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Safe Driving Summer Tips

You Can’t Judge A Car By Its Cover, A True Story.
January 16, 2017

Safe Driving Summer Tips

Whether it’s a family camping trip or a cross country adventure, it’s road trip time!  However, did you know that accidents often spike in August?  If you’re planning on hopping in your car, it’s important to keep safety on your mind.  Here are some quick and easy vehicle safety tips that can save you a lot of time and money (even if you aren’t planning a road trip):

Tires –The most common cause of a flat tire starts with air pressure. Therefore, if your tires aren’t correctly inflated the excess heat can cause them to blow apart, they are more susceptible to cracks and tears in the rubber, and you can cause damage to the tread or sidewalls.  Everyone knows if an engine runs too low or high on oil it causes damage; similarly, if a tire runs on low or high PSI it can also cause damage. 

The second reason for a flat is aged tires and low tread.  The rubber compound in tires degrades with time and weather exposure, and a tires’ tread is only as good as its lowest point.  Make sure to check for yourself, look at the sidewall of your tires – do you see fine cracks? If so, that’s the rubber degrading and if it gets bad enough it will cause the tire to come apart.  Next, the inner edge often shows your lowest tread. Insert a penny into the tread – if you see the top of Lincoln’s head your tires are dangerously low.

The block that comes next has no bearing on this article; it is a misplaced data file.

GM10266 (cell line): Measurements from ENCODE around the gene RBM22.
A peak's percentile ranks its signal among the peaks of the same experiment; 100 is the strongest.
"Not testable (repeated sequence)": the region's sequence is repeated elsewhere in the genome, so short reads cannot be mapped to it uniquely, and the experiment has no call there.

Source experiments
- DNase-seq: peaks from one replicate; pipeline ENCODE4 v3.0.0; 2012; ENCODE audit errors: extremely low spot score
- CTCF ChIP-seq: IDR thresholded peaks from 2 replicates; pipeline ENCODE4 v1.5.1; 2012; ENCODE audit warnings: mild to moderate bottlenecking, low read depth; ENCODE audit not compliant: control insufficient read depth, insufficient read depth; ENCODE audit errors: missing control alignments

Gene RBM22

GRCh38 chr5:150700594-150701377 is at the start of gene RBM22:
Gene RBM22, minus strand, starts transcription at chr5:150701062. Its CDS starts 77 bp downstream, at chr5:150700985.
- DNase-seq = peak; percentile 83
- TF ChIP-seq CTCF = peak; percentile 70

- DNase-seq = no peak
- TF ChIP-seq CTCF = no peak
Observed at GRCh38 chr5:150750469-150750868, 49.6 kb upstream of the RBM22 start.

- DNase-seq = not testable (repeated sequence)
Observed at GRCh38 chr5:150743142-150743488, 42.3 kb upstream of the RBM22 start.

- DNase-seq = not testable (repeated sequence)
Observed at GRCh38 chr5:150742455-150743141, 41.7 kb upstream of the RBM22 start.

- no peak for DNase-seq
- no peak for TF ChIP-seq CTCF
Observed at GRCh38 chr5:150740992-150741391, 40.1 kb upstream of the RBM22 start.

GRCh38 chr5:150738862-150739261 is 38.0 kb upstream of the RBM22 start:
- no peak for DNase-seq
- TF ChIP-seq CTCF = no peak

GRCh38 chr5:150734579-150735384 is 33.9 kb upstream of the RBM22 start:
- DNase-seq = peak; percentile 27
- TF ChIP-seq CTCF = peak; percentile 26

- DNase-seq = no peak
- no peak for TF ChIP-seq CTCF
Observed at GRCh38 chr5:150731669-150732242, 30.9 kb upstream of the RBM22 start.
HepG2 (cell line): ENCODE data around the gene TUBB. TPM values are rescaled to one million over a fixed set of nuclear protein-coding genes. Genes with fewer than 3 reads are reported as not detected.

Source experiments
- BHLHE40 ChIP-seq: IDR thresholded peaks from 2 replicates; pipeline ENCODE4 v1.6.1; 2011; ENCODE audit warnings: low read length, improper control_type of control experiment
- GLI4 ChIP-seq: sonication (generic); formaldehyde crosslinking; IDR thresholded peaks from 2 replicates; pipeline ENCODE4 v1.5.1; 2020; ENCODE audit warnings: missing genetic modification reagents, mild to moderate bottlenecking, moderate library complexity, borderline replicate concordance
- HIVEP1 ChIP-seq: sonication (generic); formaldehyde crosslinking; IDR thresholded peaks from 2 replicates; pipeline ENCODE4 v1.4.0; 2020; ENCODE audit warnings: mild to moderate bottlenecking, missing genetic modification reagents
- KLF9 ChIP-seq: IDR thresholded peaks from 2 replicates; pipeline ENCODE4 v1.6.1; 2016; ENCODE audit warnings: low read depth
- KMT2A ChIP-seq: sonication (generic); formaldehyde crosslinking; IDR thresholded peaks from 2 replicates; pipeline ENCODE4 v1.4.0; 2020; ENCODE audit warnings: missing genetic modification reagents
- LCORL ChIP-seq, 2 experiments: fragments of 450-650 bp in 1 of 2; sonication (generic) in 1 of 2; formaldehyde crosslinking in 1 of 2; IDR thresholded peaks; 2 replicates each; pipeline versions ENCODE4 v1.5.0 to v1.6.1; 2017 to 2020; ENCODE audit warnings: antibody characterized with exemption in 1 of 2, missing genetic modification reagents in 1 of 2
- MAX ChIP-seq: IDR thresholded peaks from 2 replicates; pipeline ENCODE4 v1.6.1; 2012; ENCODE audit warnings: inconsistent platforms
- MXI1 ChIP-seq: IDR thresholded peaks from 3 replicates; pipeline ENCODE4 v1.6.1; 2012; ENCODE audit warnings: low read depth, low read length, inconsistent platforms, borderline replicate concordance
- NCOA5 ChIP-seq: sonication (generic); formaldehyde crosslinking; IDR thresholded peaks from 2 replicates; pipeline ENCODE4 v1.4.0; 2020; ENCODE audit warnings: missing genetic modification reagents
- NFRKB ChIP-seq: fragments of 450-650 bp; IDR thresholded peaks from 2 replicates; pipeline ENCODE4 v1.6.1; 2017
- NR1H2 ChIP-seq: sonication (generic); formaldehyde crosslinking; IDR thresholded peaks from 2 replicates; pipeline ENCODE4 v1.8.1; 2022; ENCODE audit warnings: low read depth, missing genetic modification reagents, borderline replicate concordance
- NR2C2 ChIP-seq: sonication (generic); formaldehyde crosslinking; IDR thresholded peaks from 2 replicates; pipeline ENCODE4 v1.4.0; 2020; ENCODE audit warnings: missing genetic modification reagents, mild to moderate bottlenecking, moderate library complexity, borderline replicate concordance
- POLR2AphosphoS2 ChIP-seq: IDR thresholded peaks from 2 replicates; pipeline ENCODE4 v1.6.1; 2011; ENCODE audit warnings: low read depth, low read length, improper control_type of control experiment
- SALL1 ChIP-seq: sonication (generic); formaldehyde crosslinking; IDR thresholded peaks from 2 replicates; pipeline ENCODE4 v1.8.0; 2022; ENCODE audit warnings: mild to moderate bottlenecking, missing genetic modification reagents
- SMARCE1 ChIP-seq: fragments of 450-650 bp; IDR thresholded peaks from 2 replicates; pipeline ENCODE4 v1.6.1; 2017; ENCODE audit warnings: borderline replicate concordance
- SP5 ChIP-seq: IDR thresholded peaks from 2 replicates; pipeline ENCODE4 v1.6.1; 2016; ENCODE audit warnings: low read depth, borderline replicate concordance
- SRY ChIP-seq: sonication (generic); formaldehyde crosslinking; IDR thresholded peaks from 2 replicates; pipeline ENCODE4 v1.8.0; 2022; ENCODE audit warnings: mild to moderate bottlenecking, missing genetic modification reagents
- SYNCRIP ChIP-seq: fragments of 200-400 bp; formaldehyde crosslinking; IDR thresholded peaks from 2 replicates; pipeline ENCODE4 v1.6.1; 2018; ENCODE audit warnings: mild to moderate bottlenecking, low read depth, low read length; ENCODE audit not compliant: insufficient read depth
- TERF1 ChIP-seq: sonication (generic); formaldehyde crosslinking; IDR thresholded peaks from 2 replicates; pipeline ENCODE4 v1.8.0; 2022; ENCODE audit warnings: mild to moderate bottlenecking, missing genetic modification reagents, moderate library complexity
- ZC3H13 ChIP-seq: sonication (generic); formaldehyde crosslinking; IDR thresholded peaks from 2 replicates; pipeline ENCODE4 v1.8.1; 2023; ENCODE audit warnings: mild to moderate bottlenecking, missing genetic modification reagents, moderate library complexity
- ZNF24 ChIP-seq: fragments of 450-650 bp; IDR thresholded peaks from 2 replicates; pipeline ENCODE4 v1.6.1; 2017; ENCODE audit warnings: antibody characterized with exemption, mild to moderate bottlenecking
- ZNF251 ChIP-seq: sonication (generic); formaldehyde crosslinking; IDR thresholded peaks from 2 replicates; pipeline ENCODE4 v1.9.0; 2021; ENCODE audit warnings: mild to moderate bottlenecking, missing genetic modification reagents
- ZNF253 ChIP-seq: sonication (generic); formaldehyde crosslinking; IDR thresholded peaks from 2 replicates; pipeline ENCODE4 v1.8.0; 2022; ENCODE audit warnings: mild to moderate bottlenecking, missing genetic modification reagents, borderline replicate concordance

Fluids – Check your oil level as well as the mileage and date you’re due for an oil change before starting your car.  Check that the under-hood coolant reservoir – usually a clear plastic bottle that says “engine coolant” on the cap – is at the correct level labeled on the reservoir *only remove caps on a cold engine*

If it’s been awhile since your vehicle has seen a shop, it’s worth considering taking it in for a service and inspection where they’ll also check the condition of your belts, transmission and brake fluids, brake pads, and test the battery!

Towing – If you plan to tow anything you should also plan to learn about your vehicle and safe towing practices.  Did you know that many SUVs aren’t actually built to tow a heavy load?  Refer to your vehicle’s towing capacity in your owner’s manual and be sure your vehicle can handle the weight of your trailer and its cargo. Also, check to see that your vehicle’s curb weight doesn’t exceed its gross vehicle weight rating – in short, the weight of your actual vehicle, passengers, cargo, and tongue weight of your trailer (about 10% – 15% of the total weight of the loaded trailer) don’t weight too much for the total weight on the vehicle’s tires.

Now that you know your vehicle can handle the pressure, make sure you can too!  When driving with extra weight give yourself more time to accelerate, more room to merge, and more stopping distance than you normally would.  Lastly, everything that was explained about tires above, stands for trailers as well!

Bon Voyage. Have a safe and happy road trip!